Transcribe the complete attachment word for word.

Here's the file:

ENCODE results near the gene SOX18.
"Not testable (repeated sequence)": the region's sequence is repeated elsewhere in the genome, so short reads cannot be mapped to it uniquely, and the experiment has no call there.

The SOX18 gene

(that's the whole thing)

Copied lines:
ENCODE results near the gene SOX18.
"Not testable (repeated sequence)": the region's sequence is repeated elsewhere in the genome, so short reads cannot be mapped to it uniquely, and the experiment has no call there.

The SOX18 gene